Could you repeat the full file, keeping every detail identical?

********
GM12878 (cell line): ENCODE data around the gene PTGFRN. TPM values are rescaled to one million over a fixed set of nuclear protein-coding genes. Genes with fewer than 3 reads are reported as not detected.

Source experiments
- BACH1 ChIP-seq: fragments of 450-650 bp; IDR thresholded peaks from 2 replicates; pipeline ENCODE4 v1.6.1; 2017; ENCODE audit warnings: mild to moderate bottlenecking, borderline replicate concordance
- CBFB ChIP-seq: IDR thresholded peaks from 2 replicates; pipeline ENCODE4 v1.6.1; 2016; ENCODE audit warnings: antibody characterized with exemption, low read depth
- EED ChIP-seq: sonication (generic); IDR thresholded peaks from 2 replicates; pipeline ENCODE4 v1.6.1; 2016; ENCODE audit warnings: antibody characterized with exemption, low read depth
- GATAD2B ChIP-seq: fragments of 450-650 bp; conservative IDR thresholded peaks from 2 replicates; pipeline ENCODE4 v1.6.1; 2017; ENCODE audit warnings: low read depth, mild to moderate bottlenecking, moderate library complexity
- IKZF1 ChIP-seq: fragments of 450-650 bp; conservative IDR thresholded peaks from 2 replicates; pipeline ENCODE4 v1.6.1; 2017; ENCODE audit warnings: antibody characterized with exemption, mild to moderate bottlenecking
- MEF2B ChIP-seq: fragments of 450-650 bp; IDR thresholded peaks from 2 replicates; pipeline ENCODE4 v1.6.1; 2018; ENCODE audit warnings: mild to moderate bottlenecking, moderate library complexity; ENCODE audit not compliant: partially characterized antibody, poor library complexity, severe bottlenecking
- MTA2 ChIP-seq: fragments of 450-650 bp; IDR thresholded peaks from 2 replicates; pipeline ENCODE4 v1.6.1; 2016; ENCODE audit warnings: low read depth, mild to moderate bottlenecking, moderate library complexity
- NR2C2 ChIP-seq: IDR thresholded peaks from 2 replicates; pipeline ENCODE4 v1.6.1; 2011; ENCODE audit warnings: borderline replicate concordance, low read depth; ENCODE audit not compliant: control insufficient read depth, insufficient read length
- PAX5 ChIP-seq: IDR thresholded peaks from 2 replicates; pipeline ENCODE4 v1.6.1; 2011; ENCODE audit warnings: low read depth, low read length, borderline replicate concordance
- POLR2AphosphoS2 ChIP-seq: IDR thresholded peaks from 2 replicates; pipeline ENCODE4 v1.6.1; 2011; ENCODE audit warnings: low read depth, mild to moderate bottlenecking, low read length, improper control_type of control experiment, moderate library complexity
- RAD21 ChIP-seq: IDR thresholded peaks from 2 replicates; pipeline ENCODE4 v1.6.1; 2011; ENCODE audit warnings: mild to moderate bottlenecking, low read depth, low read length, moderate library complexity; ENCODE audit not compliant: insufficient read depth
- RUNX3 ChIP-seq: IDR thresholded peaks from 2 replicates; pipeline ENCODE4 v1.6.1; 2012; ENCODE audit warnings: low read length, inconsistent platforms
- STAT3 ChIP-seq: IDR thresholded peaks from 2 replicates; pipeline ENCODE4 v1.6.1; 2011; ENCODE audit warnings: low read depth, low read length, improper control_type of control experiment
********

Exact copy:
GM12878 (cell line): ENCODE data around the gene PTGFRN. TPM values are rescaled to one million over a fixed set of nuclear protein-coding genes. Genes with fewer than 3 reads are reported as not detected.

Source experiments
- BACH1 ChIP-seq: fragments of 450-650 bp; IDR thresholded peaks from 2 replicates; pipeline ENCODE4 v1.6.1; 2017; ENCODE audit warnings: mild to moderate bottlenecking, borderline replicate concordance
- CBFB ChIP-seq: IDR thresholded peaks from 2 replicates; pipeline ENCODE4 v1.6.1; 2016; ENCODE audit warnings: antibody characterized with exemption, low read depth
- EED ChIP-seq: sonication (generic); IDR thresholded peaks from 2 replicates; pipeline ENCODE4 v1.6.1; 2016; ENCODE audit warnings: antibody characterized with exemption, low read depth
- GATAD2B ChIP-seq: fragments of 450-650 bp; conservative IDR thresholded peaks from 2 replicates; pipeline ENCODE4 v1.6.1; 2017; ENCODE audit warnings: low read depth, mild to moderate bottlenecking, moderate library complexity
- IKZF1 ChIP-seq: fragments of 450-650 bp; conservative IDR thresholded peaks from 2 replicates; pipeline ENCODE4 v1.6.1; 2017; ENCODE audit warnings: antibody characterized with exemption, mild to moderate bottlenecking
- MEF2B ChIP-seq: fragments of 450-650 bp; IDR thresholded peaks from 2 replicates; pipeline ENCODE4 v1.6.1; 2018; ENCODE audit warnings: mild to moderate bottlenecking, moderate library complexity; ENCODE audit not compliant: partially characterized antibody, poor library complexity, severe bottlenecking
- MTA2 ChIP-seq: fragments of 450-650 bp; IDR thresholded peaks from 2 replicates; pipeline ENCODE4 v1.6.1; 2016; ENCODE audit warnings: low read depth, mild to moderate bottlenecking, moderate library complexity
- NR2C2 ChIP-seq: IDR thresholded peaks from 2 replicates; pipeline ENCODE4 v1.6.1; 2011; ENCODE audit warnings: borderline replicate concordance, low read depth; ENCODE audit not compliant: control insufficient read depth, insufficient read length
- PAX5 ChIP-seq: IDR thresholded peaks from 2 replicates; pipeline ENCODE4 v1.6.1; 2011; ENCODE audit warnings: low read depth, low read length, borderline replicate concordance
- POLR2AphosphoS2 ChIP-seq: IDR thresholded peaks from 2 replicates; pipeline ENCODE4 v1.6.1; 2011; ENCODE audit warnings: low read depth, mild to moderate bottlenecking, low read length, improper control_type of control experiment, moderate library complexity
- RAD21 ChIP-seq: IDR thresholded peaks from 2 replicates; pipeline ENCODE4 v1.6.1; 2011; ENCODE audit warnings: mild to moderate bottlenecking, low read depth, low read length, moderate library complexity; ENCODE audit not compliant: insufficient read depth
- RUNX3 ChIP-seq: IDR thresholded peaks from 2 replicates; pipeline ENCODE4 v1.6.1; 2012; ENCODE audit warnings: low read length, inconsistent platforms
- STAT3 ChIP-seq: IDR thresholded peaks from 2 replicates; pipeline ENCODE4 v1.6.1; 2011; ENCODE audit warnings: low read depth, low read length, improper control_type of control experiment